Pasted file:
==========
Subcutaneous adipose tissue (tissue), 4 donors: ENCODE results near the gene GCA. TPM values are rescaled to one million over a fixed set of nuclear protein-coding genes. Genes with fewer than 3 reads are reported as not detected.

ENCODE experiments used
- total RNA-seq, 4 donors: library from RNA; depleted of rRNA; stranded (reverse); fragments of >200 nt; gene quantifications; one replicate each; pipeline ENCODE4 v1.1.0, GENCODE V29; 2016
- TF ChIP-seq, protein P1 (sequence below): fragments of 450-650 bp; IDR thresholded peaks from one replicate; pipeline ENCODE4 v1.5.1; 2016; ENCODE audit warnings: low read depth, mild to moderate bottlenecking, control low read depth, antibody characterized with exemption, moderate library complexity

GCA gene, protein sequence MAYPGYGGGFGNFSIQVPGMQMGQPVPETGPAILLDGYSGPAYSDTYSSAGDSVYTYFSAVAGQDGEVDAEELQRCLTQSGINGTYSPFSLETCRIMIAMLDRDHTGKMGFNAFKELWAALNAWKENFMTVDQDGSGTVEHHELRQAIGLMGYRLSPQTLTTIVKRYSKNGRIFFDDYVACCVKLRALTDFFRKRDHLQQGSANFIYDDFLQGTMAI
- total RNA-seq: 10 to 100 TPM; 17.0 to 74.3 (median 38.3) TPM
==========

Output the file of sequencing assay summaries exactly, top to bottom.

Subcutaneous adipose tissue (tissue), 4 donors: ENCODE results near the gene GCA. TPM values are rescaled to one million over a fixed set of nuclear protein-coding genes. Genes with fewer than 3 reads are reported as not detected.

ENCODE experiments used
- total RNA-seq, 4 donors: library from RNA; depleted of rRNA; stranded (reverse); fragments of >200 nt; gene quantifications; one replicate each; pipeline ENCODE4 v1.1.0, GENCODE V29; 2016
- TF ChIP-seq, protein P1 (sequence below): fragments of 450-650 bp; IDR thresholded peaks from one replicate; pipeline ENCODE4 v1.5.1; 2016; ENCODE audit warnings: low read depth, mild to moderate bottlenecking, control low read depth, antibody characterized with exemption, moderate library complexity

GCA gene, protein sequence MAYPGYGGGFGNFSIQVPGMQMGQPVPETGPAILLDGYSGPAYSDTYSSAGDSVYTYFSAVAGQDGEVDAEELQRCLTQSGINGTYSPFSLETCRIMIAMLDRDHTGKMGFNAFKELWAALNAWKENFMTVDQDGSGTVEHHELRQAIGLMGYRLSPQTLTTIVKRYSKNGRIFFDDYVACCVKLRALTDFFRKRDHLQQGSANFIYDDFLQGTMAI
- total RNA-seq: 10 to 100 TPM; 17.0 to 74.3 (median 38.3) TPM